Reading “Contra Celsum”

Origen (in)famously wrote “On First Principles” but the text is not extant except in translation (though parts of it are preserved in Greek in the “Philacolia of Origen”). Rufinus is often said to have rendered Origen’s “On First Principles” more orthodox than it really was, whereas Jerome (and others) seem often to have rendered Origen much more heterodox (even heretical) than it really was. It has also been argued that “On First Principles” is a work of Origen’s youth and that in the works of his maturity – such as “Contra Celsum” – some of his theological thought had shifted away from what it had been in “On First Principles.” It is the opinion of the author of this blog that “On First Principles” is nonetheless a reliable text to enter into Origen’s world of thought, and that Rufinus’ rendering is in fact the most reliable for that purpose. In order to avoid some of the problems listed above one can enter the thought world of Origen via his “Contra Celsum” where we have Origen’s thoughts expressed in his own words rather than the translations which are always renderings of Origen’s thoughts in other people’s words. One problem for me continues to exist: I am unable to read Origen in Greek or in Latin translation and must therefore rely on modern English translations of him. As I proceed to read the “English Origen” this important handicap must be kept in mind so that as I journey in the great Alexandrian’s world of thought it is really Origen’s world of thought entered into but through a back door as it were rather than the front door of Origen’s own Greek.

The Preface

As soon as we start reading Origen’s “Contra Celsum” we are confronted with the fact that Origen’s idea of apologetics is very different from what we might expect. We might expect that an intellectual attack on Christianity is best answered by an intellectual rebuttal. Not for Origen. In fact to Origen a mere intellectual attack could never dissuade a genuine Christian from his or her faith. To find a true rebuttal Origen turns to the example of Jesus Christ who remained silent in the face of the accusations hurled at Him at His trial shortly before His crucifixion. Jesus’ silence is the most effective apologetic because it allows the facts of His life to speak even more loudly and clearly.

It might well cause amazement among those with moderate intellectual powers that a man who was accused falsely did not defend himself and prove himself not guilty of any of the charges, although he could have done so by expatiating on the fine quality of his life and showing that his miracles were done by God, to give the judge an opportunity of giving his case a more favourable judgment.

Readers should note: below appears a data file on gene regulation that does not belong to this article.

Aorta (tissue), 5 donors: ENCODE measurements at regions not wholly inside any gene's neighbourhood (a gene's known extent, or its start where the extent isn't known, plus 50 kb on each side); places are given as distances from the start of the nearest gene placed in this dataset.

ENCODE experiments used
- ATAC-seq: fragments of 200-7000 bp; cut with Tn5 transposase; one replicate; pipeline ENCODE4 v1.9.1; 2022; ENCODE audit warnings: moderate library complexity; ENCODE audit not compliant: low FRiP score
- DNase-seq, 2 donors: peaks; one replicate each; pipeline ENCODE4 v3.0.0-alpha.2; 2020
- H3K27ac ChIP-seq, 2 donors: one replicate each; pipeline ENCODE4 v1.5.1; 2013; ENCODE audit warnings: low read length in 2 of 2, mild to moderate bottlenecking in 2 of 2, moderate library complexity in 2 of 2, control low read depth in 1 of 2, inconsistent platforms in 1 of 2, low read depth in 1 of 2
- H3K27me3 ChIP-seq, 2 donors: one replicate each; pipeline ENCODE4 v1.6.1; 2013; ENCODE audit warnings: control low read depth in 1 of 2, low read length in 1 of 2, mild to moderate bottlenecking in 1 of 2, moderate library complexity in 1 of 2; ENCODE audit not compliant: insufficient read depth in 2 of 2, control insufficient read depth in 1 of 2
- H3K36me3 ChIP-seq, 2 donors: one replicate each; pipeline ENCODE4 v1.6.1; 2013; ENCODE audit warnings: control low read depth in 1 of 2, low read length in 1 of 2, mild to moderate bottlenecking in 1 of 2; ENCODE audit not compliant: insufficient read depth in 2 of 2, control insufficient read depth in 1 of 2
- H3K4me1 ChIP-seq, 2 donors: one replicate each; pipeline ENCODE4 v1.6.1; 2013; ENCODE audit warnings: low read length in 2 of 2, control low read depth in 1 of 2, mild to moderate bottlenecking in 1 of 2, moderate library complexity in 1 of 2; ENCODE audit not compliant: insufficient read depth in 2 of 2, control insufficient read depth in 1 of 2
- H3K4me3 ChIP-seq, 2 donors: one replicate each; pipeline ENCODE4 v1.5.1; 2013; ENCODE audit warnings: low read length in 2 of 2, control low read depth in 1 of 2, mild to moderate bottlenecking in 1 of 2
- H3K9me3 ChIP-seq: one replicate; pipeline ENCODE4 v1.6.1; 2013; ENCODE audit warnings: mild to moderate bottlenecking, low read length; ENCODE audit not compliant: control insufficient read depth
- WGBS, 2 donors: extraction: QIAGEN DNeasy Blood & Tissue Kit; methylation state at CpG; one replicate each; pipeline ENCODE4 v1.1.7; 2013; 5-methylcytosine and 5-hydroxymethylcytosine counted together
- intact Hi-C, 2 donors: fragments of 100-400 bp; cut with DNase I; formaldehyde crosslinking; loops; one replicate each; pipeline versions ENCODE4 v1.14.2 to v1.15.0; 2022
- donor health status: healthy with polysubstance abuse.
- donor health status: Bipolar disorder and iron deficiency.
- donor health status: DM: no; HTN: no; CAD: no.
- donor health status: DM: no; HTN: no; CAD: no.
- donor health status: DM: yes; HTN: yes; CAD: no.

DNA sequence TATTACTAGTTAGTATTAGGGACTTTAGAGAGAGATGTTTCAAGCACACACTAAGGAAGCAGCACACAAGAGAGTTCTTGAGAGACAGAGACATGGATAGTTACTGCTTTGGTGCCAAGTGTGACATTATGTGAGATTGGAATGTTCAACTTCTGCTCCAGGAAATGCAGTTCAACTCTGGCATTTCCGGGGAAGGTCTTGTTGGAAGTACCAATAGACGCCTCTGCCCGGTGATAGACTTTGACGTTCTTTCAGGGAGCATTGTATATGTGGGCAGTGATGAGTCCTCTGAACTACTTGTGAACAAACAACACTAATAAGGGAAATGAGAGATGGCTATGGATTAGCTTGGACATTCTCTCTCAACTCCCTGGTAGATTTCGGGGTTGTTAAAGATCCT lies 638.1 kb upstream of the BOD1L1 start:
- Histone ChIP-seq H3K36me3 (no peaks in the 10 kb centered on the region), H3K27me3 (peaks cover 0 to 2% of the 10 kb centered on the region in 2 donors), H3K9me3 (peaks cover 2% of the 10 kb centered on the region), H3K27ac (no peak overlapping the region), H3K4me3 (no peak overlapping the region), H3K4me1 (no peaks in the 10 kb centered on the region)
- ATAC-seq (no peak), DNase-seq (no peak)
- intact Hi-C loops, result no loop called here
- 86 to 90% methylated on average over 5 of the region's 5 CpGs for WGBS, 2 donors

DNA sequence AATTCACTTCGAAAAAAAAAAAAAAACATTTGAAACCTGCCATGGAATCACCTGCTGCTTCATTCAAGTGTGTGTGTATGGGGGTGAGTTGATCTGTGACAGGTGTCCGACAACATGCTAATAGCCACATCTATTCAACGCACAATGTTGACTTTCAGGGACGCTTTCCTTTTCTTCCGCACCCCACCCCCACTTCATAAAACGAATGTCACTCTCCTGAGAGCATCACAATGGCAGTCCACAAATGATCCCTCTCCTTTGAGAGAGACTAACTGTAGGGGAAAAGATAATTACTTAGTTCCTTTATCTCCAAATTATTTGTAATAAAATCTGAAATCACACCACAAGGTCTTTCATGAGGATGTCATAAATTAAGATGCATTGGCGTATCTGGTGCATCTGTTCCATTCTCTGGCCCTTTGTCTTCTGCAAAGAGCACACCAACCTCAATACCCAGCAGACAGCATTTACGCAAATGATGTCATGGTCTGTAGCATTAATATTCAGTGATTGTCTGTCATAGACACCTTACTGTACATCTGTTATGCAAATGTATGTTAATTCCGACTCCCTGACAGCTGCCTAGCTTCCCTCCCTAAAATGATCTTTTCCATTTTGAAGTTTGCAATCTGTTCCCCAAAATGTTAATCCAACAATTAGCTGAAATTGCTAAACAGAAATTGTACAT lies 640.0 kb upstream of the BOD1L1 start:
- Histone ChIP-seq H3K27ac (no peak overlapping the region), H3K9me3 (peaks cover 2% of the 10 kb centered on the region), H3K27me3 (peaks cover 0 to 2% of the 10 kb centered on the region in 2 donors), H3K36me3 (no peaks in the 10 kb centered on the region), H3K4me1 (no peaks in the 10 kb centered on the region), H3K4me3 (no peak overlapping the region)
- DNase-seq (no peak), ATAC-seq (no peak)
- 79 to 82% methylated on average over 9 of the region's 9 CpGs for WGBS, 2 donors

Origen, Contra Celsum, Pref. 2., p. 3.

For Origen to provide a rebuttal in words to Celsus’ distortions of Christian Faith could possibly detract from the most powerful rebuttal of Celsus’ falsehoods as provided by the silence of true Christians. For their silence provides the most powerful way for Jesus Christ to speak:

Now Jesus is always being falsely accused, and there is never a time when he is not being accused so long as there is evil among men. He is still silent in the face of this and does not answer with his voice; but he makes his defence in the lives of his genuine disciples, for their lives cry out the real facts and defeat all false charges, refuting and overthrowing the slanders and accusations.

Origen, Contra Celus, Pref. 2., p. 4.

The false accusations are mere words not facts. The real facts are the lives of genuine Christians in the fine quality of their lives which is in fact Jesus Christ living in and through them. As Origen points out elsewhere (Comm. on Rm.) our being made righteous happens by Jesus Christ (who IS righteousness) uniting us to Himself and in that sense living in us. There is no more powerful rebuttal of false words than the facts of Christian lives manifesting forth Jesus living in and through them.

Yet because Origen received a request to provide a rebuttal in words to Celsus’ false accusations, he is willing to entertain the possibility of weak and immature Christians being confused and thrown into turmoil by reading or hearing Celsus’ false accusations. Though he, Origen himself, cannot imagine a more powerful rebuttal than living a life united with Jesus Christ, he is still willing to write a rebuttal in mere words so that the weak do not lose whatever measure of faith they do have:

This book is not written at all for true Christians, but either for those entirely without experience of faith in Christ, or for those whom the Apostle calls ‘weak in faith’; for he says this: ‘Him that is weak in faith receive ye.’

Oigen, Contra Celsum, Pref. 6., p. 6.

Experience of faith in Christ does not refer to the emotions I may or may not be able to conjure up when I read my Bible or think of Jesus. Experience in faith refers to a whole life lived in Christ which presumes the Body of Christ – the Church. Jesus Christ is objectively available in the Sacraments and the reading of Scripture in the Church is likewise sacramental. Private devotions flow forth from the ‘experience of Christ objectively’ not the other way around. Our emotions are not of primary importance here, they are to follow the objective facts of Christ in us. Feeling, no matter how strongly, accepted or loved by Jesus is a result of being united with Him in the Sacraments. The Sacraments establish Jesus’ objective presence in our lives, our feelings do not. Good feelings, if they occur, are a consequence of the objective presence of Jesus Christ. In Origenian spirituality it is not the outward things – which is what emotions and spoken words are – which speak most powerfully of the truth but rather “the real facts” of a life lived in and with Christ.

Gregory Wassen +